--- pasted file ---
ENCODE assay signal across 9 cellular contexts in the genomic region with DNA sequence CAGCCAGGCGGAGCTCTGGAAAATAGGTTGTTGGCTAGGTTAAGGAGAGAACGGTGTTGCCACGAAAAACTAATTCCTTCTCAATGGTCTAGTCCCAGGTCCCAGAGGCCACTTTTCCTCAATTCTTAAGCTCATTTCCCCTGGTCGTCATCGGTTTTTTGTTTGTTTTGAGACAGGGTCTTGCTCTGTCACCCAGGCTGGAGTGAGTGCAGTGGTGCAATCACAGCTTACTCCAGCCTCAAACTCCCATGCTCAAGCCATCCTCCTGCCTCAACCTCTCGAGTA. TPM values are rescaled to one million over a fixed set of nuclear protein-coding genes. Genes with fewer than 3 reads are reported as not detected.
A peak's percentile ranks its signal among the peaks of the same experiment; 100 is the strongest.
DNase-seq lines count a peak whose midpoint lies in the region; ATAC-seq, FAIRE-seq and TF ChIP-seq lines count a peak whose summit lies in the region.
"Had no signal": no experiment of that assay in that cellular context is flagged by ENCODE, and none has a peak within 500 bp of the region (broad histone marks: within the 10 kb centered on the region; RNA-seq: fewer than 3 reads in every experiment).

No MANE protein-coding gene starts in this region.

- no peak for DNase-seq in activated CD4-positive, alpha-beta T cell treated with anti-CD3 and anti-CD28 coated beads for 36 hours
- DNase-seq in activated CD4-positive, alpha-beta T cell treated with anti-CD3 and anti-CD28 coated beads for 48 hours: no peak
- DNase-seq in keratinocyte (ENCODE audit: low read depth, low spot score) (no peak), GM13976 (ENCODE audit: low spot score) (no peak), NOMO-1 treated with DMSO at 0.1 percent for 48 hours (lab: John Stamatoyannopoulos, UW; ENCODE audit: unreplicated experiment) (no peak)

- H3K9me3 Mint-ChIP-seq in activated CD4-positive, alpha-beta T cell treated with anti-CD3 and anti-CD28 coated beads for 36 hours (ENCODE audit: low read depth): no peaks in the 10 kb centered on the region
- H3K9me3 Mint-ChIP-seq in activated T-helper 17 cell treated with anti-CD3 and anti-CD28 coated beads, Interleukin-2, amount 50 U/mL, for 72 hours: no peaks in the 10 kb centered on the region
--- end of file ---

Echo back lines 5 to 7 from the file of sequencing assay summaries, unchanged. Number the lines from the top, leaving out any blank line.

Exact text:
No MANE protein-coding gene starts in this region.

- no peak for DNase-seq in activated CD4-positive, alpha-beta T cell treated with anti-CD3 and anti-CD28 coated beads for 36 hours
- DNase-seq in activated CD4-positive, alpha-beta T cell treated with anti-CD3 and anti-CD28 coated beads for 48 hours: no peak